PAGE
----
Why Baking Recipes Call For Scalded Milk

There is a valid reason.

Scalding Milk

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While sorting through Grandma’s recipe box you found a baking recipe that instructs you to “scald” the milk. That sounds like extra work, but this is baking after all, so you drag a pan to the stovetop and start heating the milk. But is it necessary?

Some say that scalding the milk is an old-school holdover that people do for nostalgia more than anything else. Although the technique does have origins in antiquated food safety rules, it still has its advantages today, especially when it comes to enriched breads, like buttery rolls. So before you skip the scalding, let us explain why the step is there to begin with.

Why Old-School Recipes Call for Scalded Milk 

Today, we don’t have to think about pasteurization much, but that wasn’t always the case. Prior to government regulations over the sale of milk that made pasteurization (the heating of milk to kill potentially harmful bacteria) standard practice, individuals would cook or scald milk before using it to avoid getting sick. In this sense, scalding milk today is an unnecessary step in a recipe, but beyond food safety, this technique can help improve the taste and texture of baked goods. 

Is It Really Necessary? 

Strictly speaking, no. But it has advantages. In bread doughs, scalding milk can denature the milk proteins, which otherwise can weaken the gluten and prevent the bread from rising properly. This is often why hot or scalded milk is touted as the secret to extra fluffy rolls and breads. In other baking applications, scalding the milk is an opportunity to infuse flavors into the hot milk, such as vanilla beans and cinnamon sticks. 

How To Scald Milk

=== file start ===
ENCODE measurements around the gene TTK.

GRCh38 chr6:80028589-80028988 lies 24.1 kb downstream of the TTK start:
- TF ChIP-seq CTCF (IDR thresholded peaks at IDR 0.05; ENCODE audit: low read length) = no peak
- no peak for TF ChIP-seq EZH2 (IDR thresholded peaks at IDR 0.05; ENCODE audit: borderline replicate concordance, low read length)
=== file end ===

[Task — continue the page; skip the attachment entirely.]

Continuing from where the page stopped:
It's not difficult to do, but keep an eye on the pot to avoid a burnt mess.

  1. Add cold milk to a heavy-bottomed saucepan. If infusing the milk with anything, you can add those ingredients now. 
  2. Heat over medium heat, stirring frequently to avoid scorching the milk. Don’t walk away from the pot, the milk can easily burn. 
  3. Cook until tiny bubbles appear around the edge of the pan and wisps of steam come off the surface of the milk. If you have a thermometer, you want to cook the milk to 180℉ and then remove the pan from the heat.
  4. If you infused the milk with anything, discard added ingredients or strain.

Tips for Working with Scalded Milk 

  • Cool the scalded milk before adding it to yeast. Scalded milk is too hot for yeast directly off the stove and will kill it if combined too soon. However, the milk should still be warm when combined with the yeast, around 110℉. 
  • Don’t cook the milk beyond 180°F, as it can scorch or burn, and burnt milk is quite hard to clean off pans. All the more reason to keep a thermometer handy. 
  • Heavy-bottom pans are best for scalding milk. They help prevent the milk from heating too quickly and scorching on the bottom of the pot.
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